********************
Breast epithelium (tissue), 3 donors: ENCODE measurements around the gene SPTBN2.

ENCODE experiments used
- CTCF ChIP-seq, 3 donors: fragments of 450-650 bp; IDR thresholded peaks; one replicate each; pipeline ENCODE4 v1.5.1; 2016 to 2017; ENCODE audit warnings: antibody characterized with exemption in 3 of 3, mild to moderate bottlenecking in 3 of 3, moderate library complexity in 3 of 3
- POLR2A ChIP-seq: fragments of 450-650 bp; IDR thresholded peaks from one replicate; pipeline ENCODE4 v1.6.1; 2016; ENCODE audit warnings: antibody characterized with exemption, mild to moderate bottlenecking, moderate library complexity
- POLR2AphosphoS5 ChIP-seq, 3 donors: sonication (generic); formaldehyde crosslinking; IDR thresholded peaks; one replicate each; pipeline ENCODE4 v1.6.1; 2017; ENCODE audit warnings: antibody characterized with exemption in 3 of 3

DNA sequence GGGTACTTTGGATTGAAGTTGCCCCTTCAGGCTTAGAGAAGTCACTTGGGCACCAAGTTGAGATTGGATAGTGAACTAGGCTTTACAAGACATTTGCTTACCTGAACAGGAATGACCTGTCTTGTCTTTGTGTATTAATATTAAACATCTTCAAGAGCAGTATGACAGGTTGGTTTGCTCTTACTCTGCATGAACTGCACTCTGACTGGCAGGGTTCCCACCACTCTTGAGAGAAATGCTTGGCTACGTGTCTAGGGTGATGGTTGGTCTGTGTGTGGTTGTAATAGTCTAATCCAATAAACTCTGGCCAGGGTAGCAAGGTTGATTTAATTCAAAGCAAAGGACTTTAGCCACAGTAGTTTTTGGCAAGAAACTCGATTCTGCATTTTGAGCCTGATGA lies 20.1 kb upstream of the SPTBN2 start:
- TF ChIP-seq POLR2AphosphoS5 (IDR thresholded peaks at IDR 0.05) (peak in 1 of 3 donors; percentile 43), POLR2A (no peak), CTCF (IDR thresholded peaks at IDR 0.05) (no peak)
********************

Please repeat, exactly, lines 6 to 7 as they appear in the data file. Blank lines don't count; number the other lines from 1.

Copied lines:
DNA sequence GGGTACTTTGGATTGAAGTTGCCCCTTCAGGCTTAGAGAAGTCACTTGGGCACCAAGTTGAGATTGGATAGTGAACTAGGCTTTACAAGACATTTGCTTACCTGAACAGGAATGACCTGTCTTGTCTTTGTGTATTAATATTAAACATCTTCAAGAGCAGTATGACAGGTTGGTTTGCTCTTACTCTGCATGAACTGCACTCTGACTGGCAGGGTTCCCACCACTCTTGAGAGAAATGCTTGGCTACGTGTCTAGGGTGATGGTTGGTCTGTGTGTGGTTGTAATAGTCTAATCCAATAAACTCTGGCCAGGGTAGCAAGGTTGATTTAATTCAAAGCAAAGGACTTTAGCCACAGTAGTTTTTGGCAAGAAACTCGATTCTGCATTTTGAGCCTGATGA lies 20.1 kb upstream of the SPTBN2 start:
- TF ChIP-seq POLR2AphosphoS5 (IDR thresholded peaks at IDR 0.05) (peak in 1 of 3 donors; percentile 43), POLR2A (no peak), CTCF (IDR thresholded peaks at IDR 0.05) (no peak)